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Imagining IllnessPublic Health and Visual Culture$
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David Serlin

Print publication date: 2011

Print ISBN-13: 9780816648221

Published to Minnesota Scholarship Online: August 2015

DOI: 10.5749/minnesota/9780816648221.001.0001

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Visual Imagery and Epidemics in the Twentieth Century

Visual Imagery and Epidemics in the Twentieth Century

Chapter:
(p.169) 9. Visual Imagery and Epidemics in the Twentieth Century
Source:
Imagining Illness
Author(s):

Roger Cooter

Claudia Stein

Publisher:
University of Minnesota Press
DOI:10.5749/minnesota/9780816648221.003.0009

This chapter examines the changing character of the visual culture of epidemics during the twentieth century to chart the rise and fall of medical authority through a close reading of a controversial photograph: Oliviero Toscani’s poster on the death of the American AIDS activist, David Kirby. First released as a press photo in November 1990 entitled “Final Moments” and reconceived by Toscani as a part of an advertising campaign for the United Colors of Benetton in 1992, the poster was greeted with howls of protest and prohibitions. The photo raises interesting questions about the history and nature of medicine’s visual representation, about who owns and controls such images, and about how any complicity with them may have been established. This chapter considers the photograph’s subversion of religious iconography and links it to AIDS’s subversion of the traditional iconography associated with the visual culture of public health as well as the certainty with which medicine and its practitioners could claim success over previous public health crises.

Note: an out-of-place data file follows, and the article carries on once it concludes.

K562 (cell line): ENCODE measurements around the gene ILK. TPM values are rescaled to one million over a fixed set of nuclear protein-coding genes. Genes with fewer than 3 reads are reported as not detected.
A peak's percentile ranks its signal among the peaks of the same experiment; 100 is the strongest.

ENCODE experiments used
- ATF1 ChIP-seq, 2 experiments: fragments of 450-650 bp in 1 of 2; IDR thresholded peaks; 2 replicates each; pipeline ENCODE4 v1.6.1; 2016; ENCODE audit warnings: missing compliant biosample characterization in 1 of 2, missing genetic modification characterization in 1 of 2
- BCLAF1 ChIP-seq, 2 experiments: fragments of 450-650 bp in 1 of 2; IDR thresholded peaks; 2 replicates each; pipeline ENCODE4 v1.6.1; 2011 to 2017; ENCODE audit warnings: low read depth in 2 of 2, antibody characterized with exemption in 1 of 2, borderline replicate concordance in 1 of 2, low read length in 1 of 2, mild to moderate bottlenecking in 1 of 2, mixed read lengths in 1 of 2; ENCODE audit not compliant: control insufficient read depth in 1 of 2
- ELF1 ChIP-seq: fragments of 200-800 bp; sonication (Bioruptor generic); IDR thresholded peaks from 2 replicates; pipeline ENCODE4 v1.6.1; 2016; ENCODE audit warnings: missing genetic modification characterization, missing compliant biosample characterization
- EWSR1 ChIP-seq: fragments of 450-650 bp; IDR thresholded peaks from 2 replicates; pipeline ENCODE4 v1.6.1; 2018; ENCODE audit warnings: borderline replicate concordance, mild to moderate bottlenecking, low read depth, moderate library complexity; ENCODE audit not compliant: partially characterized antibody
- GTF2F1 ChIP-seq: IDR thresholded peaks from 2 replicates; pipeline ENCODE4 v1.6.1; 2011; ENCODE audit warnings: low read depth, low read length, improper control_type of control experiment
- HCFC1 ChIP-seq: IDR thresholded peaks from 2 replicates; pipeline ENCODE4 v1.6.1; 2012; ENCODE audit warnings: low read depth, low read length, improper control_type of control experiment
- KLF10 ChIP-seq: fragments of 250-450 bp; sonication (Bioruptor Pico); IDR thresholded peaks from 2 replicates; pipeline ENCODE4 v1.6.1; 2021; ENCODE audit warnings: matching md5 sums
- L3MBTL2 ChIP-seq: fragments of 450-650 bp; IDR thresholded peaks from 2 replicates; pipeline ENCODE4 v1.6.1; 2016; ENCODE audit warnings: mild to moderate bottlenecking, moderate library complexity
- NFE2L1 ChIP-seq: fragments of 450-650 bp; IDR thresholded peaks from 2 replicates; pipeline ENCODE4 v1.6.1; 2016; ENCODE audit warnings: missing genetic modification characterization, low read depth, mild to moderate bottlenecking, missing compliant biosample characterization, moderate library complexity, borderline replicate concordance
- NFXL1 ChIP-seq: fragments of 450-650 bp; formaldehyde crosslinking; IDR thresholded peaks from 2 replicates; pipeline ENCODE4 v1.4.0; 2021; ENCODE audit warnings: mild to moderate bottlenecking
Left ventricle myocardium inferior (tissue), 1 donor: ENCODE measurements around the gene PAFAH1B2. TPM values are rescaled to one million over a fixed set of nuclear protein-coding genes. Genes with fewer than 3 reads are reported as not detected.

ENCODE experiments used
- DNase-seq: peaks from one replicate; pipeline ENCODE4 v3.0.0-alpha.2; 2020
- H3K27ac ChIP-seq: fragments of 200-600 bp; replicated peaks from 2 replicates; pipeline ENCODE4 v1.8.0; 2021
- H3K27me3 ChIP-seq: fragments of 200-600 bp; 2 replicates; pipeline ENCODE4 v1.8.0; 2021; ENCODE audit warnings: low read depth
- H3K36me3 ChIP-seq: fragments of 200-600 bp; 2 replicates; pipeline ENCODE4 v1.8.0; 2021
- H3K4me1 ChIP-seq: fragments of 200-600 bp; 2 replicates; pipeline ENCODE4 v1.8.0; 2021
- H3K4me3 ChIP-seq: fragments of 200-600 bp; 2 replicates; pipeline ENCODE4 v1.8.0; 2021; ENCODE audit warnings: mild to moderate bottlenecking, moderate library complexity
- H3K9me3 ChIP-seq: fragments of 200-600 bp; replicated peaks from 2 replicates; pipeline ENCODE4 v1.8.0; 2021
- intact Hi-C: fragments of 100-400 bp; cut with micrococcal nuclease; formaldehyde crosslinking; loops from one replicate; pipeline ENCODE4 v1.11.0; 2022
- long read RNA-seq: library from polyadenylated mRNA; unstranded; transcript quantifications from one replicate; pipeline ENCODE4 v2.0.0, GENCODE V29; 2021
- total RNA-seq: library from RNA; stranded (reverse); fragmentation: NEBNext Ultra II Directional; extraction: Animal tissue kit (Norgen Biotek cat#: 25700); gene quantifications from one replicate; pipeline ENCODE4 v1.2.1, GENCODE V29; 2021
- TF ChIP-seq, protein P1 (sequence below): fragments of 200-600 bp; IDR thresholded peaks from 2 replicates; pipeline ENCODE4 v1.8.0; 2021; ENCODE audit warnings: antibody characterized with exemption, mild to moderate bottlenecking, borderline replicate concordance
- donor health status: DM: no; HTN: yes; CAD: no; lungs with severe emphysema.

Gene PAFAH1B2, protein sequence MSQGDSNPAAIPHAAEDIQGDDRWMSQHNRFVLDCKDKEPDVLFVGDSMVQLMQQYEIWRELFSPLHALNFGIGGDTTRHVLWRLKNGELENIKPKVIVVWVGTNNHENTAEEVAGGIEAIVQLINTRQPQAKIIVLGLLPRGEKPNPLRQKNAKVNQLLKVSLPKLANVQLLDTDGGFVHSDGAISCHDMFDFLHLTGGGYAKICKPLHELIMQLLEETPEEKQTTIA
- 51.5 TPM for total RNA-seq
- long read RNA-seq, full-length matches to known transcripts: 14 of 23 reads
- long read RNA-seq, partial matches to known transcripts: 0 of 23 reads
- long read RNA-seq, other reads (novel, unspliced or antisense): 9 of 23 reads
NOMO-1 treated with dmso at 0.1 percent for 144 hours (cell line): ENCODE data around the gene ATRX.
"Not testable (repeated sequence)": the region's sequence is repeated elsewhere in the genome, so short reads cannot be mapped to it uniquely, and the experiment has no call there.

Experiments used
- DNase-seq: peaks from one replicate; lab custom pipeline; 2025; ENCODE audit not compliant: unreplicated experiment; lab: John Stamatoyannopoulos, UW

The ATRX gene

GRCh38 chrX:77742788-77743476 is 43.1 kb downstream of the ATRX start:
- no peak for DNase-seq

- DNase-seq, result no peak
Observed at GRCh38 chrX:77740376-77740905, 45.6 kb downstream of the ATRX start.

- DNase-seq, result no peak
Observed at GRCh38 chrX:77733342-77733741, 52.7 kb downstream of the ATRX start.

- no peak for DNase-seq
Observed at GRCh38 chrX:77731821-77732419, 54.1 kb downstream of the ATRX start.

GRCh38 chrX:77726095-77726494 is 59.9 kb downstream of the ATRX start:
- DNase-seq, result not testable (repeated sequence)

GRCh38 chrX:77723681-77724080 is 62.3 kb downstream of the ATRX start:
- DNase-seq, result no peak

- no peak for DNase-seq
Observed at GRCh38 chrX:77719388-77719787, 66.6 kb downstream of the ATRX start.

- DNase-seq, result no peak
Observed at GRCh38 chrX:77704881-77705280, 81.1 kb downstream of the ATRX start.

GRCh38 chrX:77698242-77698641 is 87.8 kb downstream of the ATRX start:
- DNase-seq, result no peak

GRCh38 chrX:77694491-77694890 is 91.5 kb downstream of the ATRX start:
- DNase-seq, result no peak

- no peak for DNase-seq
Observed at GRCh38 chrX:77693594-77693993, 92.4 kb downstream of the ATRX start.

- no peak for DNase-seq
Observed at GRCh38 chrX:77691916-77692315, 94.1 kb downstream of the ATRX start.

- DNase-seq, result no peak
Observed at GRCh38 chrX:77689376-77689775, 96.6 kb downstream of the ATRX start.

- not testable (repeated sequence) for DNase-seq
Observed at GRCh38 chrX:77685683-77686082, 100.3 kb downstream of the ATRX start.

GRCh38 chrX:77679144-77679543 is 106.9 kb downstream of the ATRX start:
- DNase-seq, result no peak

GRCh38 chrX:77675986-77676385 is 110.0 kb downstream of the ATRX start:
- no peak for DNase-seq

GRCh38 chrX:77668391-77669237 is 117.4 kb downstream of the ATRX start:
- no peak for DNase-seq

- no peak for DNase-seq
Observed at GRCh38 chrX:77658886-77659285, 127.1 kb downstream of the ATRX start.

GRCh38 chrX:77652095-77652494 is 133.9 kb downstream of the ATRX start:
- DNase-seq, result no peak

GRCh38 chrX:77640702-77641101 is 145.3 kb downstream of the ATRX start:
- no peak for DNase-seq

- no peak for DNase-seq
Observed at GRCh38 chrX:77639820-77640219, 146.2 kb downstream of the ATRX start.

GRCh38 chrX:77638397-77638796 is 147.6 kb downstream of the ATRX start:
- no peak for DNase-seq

Keywords:   visual culture, epidemics, medical authority, photograph, Oliviero Toscani, AIDS, David Kirby, medicine, religious iconography, public health

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